The Montreal Canadiens entered 2020 on a serious downward slide. Between the Christmas break and Jan. 10, the Habs have an 0-7-1 record, their only point in this latest losing streak came in an overtime loss to the Pittsburgh Penguins at home. This, coupled with an 0-6-2 run in November, has the Canadiens sitting (as of Jan. 10) nine points out of a playoff position and only five points out of a top three lottery pick.
Injuries have been a problem with Jonathan Drouin, Brendan Gallagher, Paul Byron and Joel Armia all on injured reserve (IR) for a lengthy period. While these players have been out, others have spent significant time on IR as well such as Victor Mete and Jesperi Kotkaniemi.
For a team with no bonafied offensive stars, that many important players missing in action will have a toll on the standings. The fact that the Canadiens’ depth lacked high-quality talent ready to make an NHL jump falls on the shoulders of general manager Marc Bergevin for not developing enough NHLers from the minors for far too long.
With so many injuries, and few forward options on the team’s American Hockey League affiliate, Laval Rocket, Bergevin decided to make a move. He has claimed he isn’t looking for any short-term solutions for the Montreal Canadiens to make the playoffs stating:
“I will not mortgage the future of this team just hoping to make the playoffs,”from ‘Canadiens’ pantry is full, but fans grow hungry for playoff run,’ Montreal Gazette, 01/02/2020.
To avoid using picks or prospects to bring in scoring help, Bergevin went turned to the unrestricted free agent (UFA) well. What he pulled up was the 2001 first-overall pick Ilya Kovalchuk. The 36-year-old winger signed a one-year, two-way $700,000 deal with the Canadiens.
As in all Original Six cities, when the home team is in a standings free fall, there will be numerous negative stories that cause public relations problems for management. With the Habs in the midst of their second eight-game losing streak in two months as fans watch the team plummet in the standings, it should come as no surprise Bergevin was desperate to stop the bleeding.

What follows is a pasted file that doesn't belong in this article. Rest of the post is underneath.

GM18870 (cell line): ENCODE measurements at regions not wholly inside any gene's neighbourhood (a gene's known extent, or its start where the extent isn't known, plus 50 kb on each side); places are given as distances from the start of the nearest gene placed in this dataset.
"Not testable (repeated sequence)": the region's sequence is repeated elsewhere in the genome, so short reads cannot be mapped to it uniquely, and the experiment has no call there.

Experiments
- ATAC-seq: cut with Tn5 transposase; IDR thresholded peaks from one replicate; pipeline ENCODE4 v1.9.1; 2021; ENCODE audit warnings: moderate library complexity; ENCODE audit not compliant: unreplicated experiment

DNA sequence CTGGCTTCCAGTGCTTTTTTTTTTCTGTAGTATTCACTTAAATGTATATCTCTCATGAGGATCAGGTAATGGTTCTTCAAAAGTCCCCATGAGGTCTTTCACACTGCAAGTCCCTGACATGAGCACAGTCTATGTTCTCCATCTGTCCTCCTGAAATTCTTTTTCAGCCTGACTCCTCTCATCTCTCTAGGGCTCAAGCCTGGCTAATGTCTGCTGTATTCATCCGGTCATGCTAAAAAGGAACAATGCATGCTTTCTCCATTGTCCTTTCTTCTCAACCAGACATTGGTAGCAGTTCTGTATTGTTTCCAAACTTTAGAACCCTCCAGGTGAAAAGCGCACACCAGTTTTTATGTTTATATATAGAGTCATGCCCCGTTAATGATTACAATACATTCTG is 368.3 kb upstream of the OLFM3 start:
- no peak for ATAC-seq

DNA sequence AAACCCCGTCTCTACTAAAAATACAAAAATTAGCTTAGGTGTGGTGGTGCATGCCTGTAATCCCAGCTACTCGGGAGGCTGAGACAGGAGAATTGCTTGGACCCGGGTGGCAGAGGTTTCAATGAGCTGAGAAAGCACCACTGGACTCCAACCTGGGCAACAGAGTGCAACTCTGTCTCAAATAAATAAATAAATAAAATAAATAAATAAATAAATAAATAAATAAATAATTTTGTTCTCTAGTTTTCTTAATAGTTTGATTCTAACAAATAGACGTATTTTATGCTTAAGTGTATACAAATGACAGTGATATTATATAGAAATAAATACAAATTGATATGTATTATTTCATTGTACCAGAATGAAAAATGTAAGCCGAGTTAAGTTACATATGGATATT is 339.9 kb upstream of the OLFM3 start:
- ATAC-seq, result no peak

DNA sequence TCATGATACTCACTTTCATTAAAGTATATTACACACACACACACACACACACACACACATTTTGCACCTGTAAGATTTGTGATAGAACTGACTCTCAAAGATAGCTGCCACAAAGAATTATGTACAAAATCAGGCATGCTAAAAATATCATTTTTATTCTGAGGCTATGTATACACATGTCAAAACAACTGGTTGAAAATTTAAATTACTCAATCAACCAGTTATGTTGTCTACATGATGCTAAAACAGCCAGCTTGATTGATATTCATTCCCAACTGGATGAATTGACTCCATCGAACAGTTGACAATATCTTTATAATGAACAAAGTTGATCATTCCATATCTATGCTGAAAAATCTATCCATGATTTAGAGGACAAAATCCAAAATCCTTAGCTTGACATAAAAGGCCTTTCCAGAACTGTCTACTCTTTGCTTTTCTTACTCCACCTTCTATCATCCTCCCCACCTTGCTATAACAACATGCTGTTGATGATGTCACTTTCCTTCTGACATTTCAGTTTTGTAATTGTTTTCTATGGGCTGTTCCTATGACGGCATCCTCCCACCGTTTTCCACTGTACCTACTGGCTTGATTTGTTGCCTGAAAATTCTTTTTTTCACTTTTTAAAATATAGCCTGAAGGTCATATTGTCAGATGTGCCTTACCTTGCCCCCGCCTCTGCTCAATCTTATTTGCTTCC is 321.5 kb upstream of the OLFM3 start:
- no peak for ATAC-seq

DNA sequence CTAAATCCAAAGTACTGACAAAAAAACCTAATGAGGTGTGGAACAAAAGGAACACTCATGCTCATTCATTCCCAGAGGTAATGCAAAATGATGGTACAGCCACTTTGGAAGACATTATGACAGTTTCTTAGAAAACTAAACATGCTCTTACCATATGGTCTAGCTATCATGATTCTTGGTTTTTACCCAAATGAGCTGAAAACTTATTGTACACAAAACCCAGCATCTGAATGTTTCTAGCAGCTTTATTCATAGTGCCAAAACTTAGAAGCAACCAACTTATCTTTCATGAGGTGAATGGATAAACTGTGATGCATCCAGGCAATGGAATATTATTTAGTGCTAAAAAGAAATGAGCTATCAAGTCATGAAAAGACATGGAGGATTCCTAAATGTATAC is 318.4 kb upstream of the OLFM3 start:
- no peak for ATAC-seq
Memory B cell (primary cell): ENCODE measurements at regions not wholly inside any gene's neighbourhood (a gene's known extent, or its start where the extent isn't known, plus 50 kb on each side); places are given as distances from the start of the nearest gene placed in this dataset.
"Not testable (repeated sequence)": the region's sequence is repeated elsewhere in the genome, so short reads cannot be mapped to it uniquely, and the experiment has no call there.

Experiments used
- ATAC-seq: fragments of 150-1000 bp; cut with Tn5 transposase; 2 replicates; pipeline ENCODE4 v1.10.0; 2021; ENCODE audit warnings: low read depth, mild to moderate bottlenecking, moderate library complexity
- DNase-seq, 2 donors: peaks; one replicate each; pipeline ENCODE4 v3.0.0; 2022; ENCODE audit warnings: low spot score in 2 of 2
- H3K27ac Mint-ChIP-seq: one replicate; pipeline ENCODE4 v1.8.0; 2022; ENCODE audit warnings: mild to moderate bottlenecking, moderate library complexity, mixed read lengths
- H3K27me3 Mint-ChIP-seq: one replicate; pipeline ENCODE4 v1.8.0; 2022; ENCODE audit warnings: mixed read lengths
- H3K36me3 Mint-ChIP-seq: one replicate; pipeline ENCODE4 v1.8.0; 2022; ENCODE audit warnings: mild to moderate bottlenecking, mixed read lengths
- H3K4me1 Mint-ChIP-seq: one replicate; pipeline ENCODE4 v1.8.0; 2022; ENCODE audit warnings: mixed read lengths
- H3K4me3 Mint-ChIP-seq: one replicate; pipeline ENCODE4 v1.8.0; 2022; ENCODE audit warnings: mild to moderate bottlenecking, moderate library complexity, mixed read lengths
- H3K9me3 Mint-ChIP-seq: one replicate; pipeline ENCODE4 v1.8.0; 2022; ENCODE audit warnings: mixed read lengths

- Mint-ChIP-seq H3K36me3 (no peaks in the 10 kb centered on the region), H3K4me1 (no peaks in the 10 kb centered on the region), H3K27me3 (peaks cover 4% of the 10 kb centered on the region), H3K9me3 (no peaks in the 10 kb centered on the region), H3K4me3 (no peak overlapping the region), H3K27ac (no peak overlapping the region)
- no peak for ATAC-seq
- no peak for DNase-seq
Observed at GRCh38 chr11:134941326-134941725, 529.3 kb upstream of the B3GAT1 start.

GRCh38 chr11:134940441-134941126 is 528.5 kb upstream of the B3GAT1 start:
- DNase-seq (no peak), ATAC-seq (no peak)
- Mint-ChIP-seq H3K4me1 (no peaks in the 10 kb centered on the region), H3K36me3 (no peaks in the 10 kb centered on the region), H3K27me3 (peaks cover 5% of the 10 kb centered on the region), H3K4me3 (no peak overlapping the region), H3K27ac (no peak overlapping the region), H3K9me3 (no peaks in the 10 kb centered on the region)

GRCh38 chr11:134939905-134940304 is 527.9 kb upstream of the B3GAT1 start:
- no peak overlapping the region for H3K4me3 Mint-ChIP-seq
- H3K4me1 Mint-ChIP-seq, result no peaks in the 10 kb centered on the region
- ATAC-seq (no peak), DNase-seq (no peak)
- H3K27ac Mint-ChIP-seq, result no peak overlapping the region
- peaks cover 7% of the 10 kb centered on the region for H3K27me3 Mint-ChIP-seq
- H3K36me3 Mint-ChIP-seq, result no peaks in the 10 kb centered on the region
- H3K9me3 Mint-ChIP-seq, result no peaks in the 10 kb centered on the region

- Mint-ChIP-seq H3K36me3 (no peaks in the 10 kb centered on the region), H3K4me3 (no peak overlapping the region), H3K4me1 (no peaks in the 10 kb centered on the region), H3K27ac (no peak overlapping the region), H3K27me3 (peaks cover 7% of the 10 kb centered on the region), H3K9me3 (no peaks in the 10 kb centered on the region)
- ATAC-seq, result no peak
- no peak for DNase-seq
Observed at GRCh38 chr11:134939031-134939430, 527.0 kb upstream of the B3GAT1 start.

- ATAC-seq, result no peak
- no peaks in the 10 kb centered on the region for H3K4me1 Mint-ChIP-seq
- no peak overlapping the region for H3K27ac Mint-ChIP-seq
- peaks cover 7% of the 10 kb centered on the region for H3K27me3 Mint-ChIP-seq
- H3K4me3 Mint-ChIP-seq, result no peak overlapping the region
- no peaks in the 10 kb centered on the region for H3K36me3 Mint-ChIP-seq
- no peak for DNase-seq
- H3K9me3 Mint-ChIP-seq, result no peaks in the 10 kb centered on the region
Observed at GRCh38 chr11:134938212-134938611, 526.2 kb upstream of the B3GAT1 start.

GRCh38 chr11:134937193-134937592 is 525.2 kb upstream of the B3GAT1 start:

He found a marquee name that could help keep fans interested in going to games as well as help the roster. Bringing in the star Russian helps sell tickets. The 24 to 45-year-old demographic who are known to spend on entertainment would remember Kovalchuk’s time as an elite player and would want to see him on the ice.
Hockey is supposed to be fun. It is supposed to entertain. What is wrong with bringing in a no-risk player who can draw a crowd, even if it is out of curiosity and nostalgia? With the team in a free fall, there can be no negative impact on the outcome of the season even if he couldn’t play.
Clearly, the entertainment value was the main draw for signing Kovalchuk. Having him has helped change the public relations spin from focusing on the losses to watching a former star try to resurrect his career. It’s a public relations coup, even if it will only last for a few weeks.
Without question, Kovalchuk is a household name in hockey. He has scored 437 goals in 901 games, many of those goals are still played on highlight reels. However, at the age of 36, his name is a bigger draw than his current offensive skills. In his last 81 NHL games before joining Montreal, he scored 19 goals and 43 points while being a minus-31.